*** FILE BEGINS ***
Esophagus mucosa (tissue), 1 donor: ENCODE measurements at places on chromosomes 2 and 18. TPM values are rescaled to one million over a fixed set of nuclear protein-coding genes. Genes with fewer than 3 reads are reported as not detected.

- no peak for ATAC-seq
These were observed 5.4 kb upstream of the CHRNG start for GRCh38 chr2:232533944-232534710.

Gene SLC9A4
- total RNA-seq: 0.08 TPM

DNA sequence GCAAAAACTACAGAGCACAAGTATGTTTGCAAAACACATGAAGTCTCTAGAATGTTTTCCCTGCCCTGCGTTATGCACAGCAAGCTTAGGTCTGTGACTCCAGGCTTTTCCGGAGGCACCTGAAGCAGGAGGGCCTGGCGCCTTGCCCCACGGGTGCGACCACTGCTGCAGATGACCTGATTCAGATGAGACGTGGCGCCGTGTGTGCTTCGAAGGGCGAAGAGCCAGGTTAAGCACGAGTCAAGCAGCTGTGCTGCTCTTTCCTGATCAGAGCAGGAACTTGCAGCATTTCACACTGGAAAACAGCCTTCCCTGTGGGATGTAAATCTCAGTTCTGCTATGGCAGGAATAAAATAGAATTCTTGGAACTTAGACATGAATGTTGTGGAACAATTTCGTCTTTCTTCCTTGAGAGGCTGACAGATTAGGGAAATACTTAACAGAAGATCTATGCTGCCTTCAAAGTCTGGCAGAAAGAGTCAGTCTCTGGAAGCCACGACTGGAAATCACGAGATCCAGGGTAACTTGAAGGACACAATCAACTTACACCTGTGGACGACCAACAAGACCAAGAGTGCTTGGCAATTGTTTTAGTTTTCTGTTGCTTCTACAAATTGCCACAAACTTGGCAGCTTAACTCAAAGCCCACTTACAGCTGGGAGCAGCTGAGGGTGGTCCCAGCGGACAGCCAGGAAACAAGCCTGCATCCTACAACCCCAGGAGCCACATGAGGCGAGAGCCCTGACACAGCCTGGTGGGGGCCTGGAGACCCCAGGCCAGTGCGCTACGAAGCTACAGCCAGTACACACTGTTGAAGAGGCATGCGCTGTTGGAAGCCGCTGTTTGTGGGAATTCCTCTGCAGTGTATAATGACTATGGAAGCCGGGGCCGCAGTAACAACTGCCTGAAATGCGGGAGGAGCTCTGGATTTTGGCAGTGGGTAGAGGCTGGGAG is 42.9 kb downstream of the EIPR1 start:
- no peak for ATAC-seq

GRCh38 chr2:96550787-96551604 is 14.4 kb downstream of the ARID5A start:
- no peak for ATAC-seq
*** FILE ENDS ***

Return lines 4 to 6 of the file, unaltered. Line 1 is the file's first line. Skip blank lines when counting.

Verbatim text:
Gene SLC9A4
- total RNA-seq: 0.08 TPM

DNA sequence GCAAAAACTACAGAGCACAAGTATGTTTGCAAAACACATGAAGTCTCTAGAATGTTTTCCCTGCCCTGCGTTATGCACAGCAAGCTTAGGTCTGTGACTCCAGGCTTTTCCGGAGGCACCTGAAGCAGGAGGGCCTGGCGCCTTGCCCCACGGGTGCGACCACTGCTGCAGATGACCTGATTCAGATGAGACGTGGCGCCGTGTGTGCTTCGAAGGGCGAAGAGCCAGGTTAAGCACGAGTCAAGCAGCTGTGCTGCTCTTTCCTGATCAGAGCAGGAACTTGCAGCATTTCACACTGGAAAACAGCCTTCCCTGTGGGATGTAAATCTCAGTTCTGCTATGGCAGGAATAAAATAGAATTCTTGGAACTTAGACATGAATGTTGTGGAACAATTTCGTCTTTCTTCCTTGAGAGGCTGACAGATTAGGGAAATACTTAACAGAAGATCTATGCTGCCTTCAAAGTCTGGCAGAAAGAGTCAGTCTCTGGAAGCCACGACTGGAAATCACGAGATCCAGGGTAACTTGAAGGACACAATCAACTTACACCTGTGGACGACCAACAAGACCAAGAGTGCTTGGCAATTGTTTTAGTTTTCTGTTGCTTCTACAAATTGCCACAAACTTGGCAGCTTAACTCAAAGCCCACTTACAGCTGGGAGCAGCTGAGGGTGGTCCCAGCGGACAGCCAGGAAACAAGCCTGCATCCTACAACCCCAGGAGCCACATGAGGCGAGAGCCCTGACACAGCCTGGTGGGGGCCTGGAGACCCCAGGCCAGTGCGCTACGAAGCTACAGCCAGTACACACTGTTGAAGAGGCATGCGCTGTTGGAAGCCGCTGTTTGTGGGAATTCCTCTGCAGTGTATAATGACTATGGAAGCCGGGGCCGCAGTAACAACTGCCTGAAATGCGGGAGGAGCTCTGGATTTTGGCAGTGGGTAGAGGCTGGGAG is 42.9 kb downstream of the EIPR1 start: